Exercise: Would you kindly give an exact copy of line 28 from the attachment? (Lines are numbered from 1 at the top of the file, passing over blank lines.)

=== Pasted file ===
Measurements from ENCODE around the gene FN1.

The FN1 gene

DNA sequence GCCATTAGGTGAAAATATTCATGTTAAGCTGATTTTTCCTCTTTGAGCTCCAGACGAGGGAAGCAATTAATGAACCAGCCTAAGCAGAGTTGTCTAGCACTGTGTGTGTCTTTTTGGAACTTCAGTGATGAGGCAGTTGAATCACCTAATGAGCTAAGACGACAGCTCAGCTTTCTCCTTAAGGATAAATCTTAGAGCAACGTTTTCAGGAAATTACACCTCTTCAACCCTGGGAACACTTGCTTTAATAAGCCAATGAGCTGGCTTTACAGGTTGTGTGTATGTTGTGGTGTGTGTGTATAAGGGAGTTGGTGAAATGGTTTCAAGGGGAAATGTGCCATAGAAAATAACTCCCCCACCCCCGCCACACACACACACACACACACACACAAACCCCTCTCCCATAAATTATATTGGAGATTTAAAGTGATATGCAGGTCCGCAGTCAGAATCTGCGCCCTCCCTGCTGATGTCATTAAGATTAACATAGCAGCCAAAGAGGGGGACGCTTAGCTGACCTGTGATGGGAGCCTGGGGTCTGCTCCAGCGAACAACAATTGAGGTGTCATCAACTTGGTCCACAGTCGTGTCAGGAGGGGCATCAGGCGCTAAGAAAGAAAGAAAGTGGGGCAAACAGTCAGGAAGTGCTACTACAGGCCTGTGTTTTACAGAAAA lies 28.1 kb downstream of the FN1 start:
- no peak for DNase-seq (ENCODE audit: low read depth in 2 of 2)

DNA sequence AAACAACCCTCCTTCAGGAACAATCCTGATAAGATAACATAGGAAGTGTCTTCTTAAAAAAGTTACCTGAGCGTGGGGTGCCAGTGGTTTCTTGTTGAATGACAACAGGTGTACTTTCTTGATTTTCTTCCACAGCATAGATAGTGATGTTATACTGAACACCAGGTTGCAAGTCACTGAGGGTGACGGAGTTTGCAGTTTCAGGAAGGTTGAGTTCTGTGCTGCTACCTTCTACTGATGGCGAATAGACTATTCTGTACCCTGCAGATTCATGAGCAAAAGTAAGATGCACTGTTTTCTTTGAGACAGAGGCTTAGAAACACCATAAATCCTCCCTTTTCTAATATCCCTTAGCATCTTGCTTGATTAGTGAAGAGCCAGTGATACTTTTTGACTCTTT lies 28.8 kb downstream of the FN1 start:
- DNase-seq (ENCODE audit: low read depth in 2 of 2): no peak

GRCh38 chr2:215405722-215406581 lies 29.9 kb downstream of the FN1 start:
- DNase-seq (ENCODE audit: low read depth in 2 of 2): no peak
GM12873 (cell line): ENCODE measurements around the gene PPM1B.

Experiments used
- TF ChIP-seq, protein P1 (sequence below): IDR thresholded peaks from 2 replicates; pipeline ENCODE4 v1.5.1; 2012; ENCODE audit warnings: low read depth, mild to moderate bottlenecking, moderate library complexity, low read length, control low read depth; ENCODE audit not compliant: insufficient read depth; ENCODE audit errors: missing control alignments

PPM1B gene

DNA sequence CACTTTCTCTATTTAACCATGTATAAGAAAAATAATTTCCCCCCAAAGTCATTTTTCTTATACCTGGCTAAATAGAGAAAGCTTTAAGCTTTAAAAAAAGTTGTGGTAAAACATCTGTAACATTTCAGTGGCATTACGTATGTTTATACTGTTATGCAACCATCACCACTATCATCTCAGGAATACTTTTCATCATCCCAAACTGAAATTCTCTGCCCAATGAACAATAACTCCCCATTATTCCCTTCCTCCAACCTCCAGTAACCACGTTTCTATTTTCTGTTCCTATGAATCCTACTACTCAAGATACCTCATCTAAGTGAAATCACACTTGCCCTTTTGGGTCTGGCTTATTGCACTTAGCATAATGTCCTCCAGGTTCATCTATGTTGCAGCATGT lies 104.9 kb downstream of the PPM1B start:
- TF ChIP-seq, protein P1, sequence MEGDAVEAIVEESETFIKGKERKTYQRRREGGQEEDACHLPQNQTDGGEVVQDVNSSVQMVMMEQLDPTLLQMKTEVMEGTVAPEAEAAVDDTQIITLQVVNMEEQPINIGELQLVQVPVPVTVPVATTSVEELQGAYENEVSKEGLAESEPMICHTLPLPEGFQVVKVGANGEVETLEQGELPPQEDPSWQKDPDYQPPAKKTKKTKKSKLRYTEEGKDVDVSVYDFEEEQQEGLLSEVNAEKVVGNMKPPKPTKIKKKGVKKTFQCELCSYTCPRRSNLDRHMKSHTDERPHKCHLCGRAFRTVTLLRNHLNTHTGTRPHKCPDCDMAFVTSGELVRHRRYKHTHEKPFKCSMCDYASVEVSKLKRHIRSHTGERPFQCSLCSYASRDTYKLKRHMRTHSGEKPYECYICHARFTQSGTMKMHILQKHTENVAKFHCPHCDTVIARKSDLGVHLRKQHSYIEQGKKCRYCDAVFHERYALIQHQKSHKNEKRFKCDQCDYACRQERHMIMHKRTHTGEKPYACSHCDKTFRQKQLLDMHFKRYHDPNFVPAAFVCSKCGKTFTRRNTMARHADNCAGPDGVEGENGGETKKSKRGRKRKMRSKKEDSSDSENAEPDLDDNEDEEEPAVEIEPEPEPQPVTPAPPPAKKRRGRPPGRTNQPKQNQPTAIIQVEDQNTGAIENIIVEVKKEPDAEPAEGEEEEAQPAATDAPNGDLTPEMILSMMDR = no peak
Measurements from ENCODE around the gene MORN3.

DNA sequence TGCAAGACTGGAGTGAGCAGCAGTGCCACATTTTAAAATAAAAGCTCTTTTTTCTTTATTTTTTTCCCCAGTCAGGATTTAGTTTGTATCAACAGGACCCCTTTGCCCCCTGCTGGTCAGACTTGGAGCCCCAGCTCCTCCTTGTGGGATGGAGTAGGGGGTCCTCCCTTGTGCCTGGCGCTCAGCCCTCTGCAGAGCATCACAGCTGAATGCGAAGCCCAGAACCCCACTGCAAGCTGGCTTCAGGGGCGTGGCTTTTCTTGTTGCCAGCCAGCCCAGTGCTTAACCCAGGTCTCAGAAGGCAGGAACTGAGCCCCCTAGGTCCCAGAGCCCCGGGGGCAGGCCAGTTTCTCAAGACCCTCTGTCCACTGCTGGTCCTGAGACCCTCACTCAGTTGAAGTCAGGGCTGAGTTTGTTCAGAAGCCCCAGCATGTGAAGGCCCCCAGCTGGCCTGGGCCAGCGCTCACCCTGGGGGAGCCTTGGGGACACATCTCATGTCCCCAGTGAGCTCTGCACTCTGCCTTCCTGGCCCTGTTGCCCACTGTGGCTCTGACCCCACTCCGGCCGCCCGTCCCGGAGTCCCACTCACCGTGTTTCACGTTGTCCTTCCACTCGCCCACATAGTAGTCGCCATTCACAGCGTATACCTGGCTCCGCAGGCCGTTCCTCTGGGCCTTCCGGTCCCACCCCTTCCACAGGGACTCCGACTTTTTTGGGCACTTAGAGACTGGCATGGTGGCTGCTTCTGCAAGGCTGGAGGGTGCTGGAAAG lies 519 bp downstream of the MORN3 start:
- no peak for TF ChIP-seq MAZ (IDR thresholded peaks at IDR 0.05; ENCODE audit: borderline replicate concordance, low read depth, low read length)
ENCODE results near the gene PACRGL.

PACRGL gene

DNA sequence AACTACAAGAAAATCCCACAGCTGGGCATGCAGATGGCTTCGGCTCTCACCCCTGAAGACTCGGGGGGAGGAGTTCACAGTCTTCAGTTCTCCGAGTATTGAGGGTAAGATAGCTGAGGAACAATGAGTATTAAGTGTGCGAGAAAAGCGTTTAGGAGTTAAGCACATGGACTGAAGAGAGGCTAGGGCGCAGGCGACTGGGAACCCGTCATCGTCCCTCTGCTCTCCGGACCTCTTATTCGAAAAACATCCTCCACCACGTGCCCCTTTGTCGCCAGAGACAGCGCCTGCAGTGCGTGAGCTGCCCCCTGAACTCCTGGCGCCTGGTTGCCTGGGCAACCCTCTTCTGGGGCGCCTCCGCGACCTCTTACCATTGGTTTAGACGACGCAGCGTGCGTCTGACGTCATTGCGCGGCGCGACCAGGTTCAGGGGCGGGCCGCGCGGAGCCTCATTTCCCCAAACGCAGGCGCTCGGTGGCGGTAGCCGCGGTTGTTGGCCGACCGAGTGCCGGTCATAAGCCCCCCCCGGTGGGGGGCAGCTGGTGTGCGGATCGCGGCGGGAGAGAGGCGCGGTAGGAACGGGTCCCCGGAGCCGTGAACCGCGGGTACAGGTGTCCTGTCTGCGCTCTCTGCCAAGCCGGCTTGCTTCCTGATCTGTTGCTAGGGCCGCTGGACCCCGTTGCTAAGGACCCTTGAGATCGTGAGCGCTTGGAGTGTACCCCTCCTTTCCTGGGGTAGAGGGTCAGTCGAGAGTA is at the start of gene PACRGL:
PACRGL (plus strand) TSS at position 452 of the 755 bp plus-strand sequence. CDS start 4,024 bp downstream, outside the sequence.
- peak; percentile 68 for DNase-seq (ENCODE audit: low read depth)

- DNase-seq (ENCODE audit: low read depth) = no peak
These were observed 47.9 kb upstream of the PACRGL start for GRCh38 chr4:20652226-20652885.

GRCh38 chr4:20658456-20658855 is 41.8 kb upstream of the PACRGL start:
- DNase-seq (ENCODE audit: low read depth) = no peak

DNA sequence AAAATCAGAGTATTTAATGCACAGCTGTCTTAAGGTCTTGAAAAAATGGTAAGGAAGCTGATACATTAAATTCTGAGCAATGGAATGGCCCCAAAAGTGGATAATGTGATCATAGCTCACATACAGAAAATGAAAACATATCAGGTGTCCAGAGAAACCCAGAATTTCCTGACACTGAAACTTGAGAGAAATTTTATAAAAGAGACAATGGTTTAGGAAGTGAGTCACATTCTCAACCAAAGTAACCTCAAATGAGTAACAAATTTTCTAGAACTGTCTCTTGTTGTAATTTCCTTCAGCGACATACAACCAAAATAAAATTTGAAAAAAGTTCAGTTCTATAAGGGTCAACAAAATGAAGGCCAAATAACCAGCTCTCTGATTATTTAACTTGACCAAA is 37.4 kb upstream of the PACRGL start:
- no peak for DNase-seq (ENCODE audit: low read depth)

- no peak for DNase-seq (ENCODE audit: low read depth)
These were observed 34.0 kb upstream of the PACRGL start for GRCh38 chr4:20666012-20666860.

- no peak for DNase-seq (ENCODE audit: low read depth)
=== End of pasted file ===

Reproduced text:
- no peak for DNase-seq (ENCODE audit: low read depth)